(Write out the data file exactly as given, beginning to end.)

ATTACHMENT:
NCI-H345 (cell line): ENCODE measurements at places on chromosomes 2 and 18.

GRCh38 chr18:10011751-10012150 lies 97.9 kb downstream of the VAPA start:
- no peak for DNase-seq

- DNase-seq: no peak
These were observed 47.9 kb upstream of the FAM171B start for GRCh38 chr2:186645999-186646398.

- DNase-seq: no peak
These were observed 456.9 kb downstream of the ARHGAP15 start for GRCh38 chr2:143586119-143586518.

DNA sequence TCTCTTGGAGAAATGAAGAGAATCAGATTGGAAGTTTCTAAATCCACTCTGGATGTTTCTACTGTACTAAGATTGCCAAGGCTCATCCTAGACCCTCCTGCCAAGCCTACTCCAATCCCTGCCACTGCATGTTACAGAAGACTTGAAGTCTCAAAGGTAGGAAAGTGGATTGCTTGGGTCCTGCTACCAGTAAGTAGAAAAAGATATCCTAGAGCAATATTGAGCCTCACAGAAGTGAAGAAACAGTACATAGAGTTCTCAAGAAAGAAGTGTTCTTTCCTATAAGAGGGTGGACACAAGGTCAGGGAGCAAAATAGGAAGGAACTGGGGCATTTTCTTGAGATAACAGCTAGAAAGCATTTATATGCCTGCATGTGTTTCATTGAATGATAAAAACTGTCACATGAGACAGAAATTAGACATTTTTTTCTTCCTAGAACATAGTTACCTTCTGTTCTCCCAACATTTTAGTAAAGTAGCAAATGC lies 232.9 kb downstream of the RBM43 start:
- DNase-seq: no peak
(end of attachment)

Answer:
NCI-H345 (cell line): ENCODE measurements at places on chromosomes 2 and 18.

GRCh38 chr18:10011751-10012150 lies 97.9 kb downstream of the VAPA start:
- no peak for DNase-seq

- DNase-seq: no peak
These were observed 47.9 kb upstream of the FAM171B start for GRCh38 chr2:186645999-186646398.

- DNase-seq: no peak
These were observed 456.9 kb downstream of the ARHGAP15 start for GRCh38 chr2:143586119-143586518.

DNA sequence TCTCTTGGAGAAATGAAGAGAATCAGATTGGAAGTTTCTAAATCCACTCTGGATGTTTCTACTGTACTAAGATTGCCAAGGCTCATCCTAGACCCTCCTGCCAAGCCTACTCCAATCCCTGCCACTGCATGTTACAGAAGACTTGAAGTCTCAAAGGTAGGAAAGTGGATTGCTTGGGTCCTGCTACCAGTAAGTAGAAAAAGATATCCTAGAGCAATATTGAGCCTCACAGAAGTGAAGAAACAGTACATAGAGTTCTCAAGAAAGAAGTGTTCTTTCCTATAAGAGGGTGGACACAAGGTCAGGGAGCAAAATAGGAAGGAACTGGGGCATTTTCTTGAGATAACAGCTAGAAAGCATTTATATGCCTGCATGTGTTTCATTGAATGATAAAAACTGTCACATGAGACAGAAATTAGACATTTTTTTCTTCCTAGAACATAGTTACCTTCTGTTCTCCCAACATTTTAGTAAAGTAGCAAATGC lies 232.9 kb downstream of the RBM43 start:
- DNase-seq: no peak